The idea of “carbon neutrality”, or reducing one’s carbon footprint, has been much in the news lately, what with Al Gore’s Academy Award win for “An Inconvenient Truth” and subsequent reports related to the amount of energy his Tennessee home is reported to consume. While the Gores do have a fairly large house, which subsequently consumes a lot of energy, they work to offset the amount of energy they consume by using green power, installing solar panels, and purchasing carbon offsets; the web site referenced in “An Inconvenient Truth” even has a Carbon Calculator to help us calculate our carbon footprint, along with a link to Native Energy, which provides a way to purchase carbon offsets.
Issues related to carbon production are tremendously interesting to me–one of the reasons I no longer buy Peruvian blueberries or meat from the Midwest is because of the number of miles the food has to travel before it arrives in my kitchen. The fewer “food miles”, the less petroleum is used; the less petroleum used, the less carbon ends up in the air. But the idea of carbon offsets has always struck me as being similar to the early Roman Catholic tradition of purchasing indulgences. Don’t worry about trading in that Hummer for a more fuel-efficient car–just offset it! Concerned about global warming, but still want that 5,000 square foot home? No problem–just give money to an environmental organization and your consience is clean. Go forth, and consume some more. Carbon offsets seem like the perfect “solution” in a society where we might care, but we don’t want to be inconvenienced. However, carbon offsets are getting a tremendous amount of attention right now, and it is certainly true that none of us, unless we are committed to living entirely off the grid and growing our own food, can get to carbon neutrality without offsetting at least some of what we produce.
So what is the truth behind carbon neutrality and carbon offsets, and do they work?
Locally, Sustainable Ballard is working towards making Ballard the first carbon neutral community in the nation. Residents are asked to determine their carbon footprint, then purchase offsets (there they are again!). So what, exactly, are carbon offsets?
Carbon offsets are intended to go to projects that directly reduce the amount of carbon entering the atmosphere. So for example, if you want to become “carbon neutral” and pay an organization to fully offset your carbon footprint, the money you pay will go towards renewable energy plants (such as solar, wind, or hydroelectric), tree planting (to help sequester carbon already in the air), or methane projects (to prevent methane from garbage dumps or animal facilities from entering the atmosphere). So far so good–it sounds a great deal like a “cap and trade” system that has been successfully used to reduce the amount of sulfur dioxide and nitrogen oxides in the atmosphere, leading to a reduction in acid rain. Companies that participate in a cap and trade system have a limit (or a cap) on how much of a particular pollutant they can produce, and are given credits representing the right to emit up to that level of the pollutant. If a particular company produces more of the pollutant than they have credit for, they must purchase additional credits from companies that have successfully reduced their emission of the targeted pollutant. As a result, companies that are successful in reducing their emissions are able to reap financial rewards by selling credits to those companies that are still highly polluting. Successful cap and trade systems have highly regulated trading systems and strict enforcement; systems without regulated trading systems and enforcement techniques are generally not successful.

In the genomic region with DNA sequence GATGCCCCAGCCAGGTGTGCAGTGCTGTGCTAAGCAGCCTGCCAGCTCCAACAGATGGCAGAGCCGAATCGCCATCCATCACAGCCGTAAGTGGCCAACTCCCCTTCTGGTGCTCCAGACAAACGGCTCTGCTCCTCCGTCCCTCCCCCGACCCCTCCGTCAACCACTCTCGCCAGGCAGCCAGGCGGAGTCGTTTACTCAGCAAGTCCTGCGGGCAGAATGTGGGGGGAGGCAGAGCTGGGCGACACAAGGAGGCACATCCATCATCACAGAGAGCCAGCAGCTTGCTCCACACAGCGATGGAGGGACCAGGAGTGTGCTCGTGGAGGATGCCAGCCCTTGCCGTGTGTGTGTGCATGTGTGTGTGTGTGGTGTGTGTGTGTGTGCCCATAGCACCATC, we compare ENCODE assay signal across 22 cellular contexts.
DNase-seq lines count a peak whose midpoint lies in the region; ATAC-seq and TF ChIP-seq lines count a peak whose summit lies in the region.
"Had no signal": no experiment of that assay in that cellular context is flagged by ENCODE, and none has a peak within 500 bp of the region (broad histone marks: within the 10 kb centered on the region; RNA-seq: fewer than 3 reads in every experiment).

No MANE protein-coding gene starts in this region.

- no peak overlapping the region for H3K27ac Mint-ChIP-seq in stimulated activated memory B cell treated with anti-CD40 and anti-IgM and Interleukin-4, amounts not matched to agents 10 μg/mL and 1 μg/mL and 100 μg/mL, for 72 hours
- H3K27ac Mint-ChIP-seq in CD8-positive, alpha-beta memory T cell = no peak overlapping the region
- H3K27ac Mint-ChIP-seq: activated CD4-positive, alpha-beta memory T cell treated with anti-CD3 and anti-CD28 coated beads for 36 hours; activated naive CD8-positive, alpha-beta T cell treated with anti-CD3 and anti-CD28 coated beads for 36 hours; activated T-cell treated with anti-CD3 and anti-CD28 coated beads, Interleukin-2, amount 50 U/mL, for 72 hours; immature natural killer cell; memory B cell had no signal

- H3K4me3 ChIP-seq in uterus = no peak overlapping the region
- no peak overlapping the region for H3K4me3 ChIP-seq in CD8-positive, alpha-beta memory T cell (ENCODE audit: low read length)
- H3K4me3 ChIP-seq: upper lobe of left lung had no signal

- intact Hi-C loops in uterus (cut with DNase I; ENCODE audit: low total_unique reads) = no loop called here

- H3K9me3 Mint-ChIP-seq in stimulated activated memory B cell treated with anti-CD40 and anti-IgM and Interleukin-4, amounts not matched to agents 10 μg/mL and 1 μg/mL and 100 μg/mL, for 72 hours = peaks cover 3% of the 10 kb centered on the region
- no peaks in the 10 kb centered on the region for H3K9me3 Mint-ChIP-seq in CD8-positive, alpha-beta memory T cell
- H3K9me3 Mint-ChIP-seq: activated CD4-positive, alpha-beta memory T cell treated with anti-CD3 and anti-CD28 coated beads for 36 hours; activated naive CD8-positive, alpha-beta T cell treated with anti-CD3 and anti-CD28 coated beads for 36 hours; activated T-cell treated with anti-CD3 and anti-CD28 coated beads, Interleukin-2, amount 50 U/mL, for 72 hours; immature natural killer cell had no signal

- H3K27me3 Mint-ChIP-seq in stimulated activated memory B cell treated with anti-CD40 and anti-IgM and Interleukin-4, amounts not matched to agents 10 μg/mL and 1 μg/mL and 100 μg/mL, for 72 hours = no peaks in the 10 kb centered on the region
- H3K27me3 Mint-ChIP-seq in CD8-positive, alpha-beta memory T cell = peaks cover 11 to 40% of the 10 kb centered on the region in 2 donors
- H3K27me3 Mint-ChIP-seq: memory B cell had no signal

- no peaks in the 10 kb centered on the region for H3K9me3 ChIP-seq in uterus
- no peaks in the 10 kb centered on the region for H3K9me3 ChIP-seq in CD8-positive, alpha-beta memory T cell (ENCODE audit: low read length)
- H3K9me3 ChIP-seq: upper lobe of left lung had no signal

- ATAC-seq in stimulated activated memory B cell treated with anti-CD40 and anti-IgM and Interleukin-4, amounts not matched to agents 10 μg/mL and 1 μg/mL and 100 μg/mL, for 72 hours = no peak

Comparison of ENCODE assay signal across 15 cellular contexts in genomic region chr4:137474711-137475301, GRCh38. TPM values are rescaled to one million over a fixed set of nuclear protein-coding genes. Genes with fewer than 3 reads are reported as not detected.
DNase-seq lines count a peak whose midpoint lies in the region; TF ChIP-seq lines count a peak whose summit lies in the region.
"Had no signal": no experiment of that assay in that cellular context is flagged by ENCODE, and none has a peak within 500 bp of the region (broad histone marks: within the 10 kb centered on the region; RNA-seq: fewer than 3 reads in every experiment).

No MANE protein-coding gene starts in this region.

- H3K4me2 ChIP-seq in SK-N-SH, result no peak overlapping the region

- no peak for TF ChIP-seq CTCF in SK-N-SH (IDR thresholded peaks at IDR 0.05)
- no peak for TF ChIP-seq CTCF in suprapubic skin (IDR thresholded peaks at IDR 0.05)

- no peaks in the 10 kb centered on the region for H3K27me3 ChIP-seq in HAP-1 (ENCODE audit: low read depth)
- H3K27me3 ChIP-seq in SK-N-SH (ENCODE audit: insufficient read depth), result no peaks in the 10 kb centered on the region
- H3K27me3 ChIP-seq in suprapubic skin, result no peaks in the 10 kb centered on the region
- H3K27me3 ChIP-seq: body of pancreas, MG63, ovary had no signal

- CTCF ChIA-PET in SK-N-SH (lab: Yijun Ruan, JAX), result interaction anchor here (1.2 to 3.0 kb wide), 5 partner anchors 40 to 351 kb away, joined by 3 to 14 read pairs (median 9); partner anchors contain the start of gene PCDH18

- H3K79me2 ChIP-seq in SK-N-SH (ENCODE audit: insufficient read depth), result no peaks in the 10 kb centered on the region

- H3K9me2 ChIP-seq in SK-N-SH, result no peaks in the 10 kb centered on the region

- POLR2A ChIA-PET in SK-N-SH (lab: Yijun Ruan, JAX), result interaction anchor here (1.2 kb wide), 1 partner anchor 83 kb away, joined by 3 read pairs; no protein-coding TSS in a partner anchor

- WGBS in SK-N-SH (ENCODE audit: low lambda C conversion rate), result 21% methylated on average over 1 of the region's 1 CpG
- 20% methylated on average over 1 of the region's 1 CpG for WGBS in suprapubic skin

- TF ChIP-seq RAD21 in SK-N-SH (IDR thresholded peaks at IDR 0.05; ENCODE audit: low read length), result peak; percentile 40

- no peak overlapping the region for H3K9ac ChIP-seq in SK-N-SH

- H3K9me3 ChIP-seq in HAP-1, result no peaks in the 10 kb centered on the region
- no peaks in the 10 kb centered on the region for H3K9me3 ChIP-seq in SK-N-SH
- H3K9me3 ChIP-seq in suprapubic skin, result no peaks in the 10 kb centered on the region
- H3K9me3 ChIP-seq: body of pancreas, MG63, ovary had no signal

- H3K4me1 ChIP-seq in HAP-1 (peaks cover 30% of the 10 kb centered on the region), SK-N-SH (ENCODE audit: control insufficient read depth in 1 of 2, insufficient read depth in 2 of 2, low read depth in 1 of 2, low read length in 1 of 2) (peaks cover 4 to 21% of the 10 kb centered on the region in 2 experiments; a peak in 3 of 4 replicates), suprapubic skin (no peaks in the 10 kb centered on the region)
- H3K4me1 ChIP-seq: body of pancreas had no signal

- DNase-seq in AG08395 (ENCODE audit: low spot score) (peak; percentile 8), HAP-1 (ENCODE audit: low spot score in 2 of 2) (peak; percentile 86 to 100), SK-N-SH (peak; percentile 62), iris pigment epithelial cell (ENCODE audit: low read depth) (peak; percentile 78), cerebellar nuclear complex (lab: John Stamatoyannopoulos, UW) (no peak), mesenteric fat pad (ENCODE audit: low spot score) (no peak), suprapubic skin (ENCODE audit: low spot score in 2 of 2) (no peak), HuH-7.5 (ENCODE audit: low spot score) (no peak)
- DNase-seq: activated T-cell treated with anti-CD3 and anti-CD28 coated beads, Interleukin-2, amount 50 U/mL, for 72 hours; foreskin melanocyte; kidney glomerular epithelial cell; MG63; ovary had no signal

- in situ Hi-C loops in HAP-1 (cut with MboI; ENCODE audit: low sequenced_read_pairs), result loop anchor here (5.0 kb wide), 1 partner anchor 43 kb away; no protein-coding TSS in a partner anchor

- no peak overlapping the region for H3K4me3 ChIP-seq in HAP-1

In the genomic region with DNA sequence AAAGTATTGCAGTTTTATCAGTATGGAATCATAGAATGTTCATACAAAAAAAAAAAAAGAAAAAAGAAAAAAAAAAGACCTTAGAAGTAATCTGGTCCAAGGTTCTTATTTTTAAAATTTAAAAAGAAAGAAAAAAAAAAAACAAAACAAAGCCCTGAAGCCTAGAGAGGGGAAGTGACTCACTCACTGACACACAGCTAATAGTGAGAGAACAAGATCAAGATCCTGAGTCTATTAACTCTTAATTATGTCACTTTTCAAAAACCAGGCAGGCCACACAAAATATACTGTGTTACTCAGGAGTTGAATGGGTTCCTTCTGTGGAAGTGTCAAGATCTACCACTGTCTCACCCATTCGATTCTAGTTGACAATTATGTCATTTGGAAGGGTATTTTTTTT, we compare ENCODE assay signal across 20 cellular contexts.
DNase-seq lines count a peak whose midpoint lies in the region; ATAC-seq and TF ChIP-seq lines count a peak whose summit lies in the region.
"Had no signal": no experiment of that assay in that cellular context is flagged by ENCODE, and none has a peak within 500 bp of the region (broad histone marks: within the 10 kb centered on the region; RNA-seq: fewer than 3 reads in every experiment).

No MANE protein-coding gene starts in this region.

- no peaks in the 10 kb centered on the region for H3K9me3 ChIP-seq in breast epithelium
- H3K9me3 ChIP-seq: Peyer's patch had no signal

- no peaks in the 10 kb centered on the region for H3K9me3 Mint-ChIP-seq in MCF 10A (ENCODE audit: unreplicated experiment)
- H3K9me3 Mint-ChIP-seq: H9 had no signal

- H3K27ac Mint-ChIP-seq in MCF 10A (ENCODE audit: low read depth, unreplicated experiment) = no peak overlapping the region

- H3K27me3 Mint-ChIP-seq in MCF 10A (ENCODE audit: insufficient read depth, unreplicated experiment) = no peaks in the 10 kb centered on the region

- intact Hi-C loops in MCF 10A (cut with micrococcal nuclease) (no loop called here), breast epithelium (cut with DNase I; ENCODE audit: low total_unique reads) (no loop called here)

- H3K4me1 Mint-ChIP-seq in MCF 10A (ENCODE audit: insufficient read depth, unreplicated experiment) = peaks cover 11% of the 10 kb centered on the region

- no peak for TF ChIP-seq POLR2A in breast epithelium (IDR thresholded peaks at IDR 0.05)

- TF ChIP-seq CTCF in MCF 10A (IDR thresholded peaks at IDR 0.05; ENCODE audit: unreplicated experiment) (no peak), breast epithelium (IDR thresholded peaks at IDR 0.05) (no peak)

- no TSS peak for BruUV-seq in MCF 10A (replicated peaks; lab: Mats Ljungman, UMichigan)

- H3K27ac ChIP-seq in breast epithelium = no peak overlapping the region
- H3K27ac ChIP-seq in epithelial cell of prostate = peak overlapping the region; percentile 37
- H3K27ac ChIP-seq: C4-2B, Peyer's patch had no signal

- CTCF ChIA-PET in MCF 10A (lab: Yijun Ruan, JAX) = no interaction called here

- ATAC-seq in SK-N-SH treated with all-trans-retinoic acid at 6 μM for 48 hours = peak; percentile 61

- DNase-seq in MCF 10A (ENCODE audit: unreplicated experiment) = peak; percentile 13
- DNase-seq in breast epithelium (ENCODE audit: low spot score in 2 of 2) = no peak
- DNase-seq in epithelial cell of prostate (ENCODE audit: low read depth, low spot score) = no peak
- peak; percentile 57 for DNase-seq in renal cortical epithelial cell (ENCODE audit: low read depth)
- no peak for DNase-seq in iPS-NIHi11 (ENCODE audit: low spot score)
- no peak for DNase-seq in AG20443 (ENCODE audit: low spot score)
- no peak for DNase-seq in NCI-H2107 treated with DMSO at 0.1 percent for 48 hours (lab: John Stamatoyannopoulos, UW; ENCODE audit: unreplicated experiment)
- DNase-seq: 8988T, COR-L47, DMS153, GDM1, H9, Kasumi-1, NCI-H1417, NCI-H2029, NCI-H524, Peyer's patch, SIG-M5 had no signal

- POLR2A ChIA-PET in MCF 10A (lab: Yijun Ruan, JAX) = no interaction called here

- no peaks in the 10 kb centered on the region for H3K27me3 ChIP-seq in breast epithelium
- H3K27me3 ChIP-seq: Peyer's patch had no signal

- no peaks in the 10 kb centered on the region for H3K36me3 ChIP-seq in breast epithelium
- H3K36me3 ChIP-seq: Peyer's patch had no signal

Which brings us back to carbon offsets. Carbon offsets, by their nature, are difficult to verify. If I give money to a company that promises to reduce my carbon footprint, I want to be sure that the money is actually going towards a renewable energy project, and not to pay for the director’s child to go to Harvard. How can you be sure that the money you give to offset your carbon footprint is actually going towards a relevant project? How are carbon offset purchases regulated, and is there any enforcement?
There are several independent third-party organizations that certify carbon offset projects. Two of the most well-known are the Green-e program from the Center for Resource Solutions, which focuses on project in the United States, and the CDM Gold Standard, which focuses on international offset projects. Carbon offsets purchased from organizations that certify through an independent third-party typically cost more than those carbon offsets purchased from organizations that do not certify their projects. So if you want to pay the smallest amount of money possible in order to set your conscience at ease, go find a non-certified carbon offset program and write them a check. But if you want your money to actually make a difference, pick an organization that is certified (see the Carbon Emissions Offset Directory for a list of carbon offset organizations, along with certification information).
Ultimately, though, there are no regulations or standards around the carbon offset market, and the market is too new to be able to tell whether or not such a system will work. But if carbon offsets are purchased from a certified organization, and steps are taken by each individual to reduce the overall amount of energy consumed by day-to-day living, then the end result should be less carbon entering our atmosphere and a slowing in the pace of global warming. Especially in the United States, where the government is doing less than nothing to address the issue of global warming, factory farming, and other environmental ills, anything that I can do to change how the world works is welcome. And for me, that will mean buying my food locally, using less energy, and, yes, buying carbon offsets to reduce my footprint in the world.